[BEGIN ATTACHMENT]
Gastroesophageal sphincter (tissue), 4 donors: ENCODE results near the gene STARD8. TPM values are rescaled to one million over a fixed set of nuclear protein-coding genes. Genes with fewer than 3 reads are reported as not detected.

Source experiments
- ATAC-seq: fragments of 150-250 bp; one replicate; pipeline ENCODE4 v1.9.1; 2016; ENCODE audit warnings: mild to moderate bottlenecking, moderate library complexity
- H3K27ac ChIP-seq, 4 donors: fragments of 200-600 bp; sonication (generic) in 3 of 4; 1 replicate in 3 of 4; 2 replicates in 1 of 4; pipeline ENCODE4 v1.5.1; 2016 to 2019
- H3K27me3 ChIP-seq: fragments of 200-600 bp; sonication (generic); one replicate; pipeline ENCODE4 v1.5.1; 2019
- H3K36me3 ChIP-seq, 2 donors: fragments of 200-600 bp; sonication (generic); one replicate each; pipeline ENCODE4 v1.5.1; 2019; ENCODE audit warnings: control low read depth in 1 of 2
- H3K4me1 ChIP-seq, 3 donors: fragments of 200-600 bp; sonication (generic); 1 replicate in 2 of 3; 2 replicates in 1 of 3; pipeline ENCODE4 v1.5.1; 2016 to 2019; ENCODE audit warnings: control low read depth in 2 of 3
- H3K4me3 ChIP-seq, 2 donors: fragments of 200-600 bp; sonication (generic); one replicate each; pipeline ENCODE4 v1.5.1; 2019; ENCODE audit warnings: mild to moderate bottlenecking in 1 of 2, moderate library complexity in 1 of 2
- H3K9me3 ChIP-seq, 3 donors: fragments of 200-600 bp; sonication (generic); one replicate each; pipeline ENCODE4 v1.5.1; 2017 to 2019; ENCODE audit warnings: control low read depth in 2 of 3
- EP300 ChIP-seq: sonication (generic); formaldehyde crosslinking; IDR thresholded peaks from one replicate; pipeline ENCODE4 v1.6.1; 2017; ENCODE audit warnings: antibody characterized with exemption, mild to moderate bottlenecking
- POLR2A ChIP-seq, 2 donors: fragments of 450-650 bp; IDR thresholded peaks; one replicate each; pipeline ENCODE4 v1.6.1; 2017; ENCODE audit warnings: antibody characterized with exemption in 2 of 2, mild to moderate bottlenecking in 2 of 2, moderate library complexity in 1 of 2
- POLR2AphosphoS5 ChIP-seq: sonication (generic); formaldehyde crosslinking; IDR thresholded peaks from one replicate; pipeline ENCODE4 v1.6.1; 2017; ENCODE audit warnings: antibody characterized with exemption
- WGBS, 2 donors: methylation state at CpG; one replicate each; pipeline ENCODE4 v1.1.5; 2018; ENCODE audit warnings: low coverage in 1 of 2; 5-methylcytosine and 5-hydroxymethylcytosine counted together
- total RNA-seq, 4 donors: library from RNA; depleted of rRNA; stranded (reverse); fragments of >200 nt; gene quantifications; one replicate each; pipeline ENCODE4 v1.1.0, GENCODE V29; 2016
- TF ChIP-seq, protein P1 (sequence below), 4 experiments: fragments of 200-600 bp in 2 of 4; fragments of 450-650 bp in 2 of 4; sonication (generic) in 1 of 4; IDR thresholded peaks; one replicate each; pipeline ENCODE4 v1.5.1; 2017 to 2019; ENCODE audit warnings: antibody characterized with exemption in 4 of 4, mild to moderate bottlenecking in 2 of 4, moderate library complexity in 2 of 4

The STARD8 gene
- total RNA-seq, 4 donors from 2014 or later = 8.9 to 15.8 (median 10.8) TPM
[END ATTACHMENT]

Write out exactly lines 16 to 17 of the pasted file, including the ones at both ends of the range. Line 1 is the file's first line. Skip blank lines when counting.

The STARD8 gene
- total RNA-seq, 4 donors from 2014 or later = 8.9 to 15.8 (median 10.8) TPM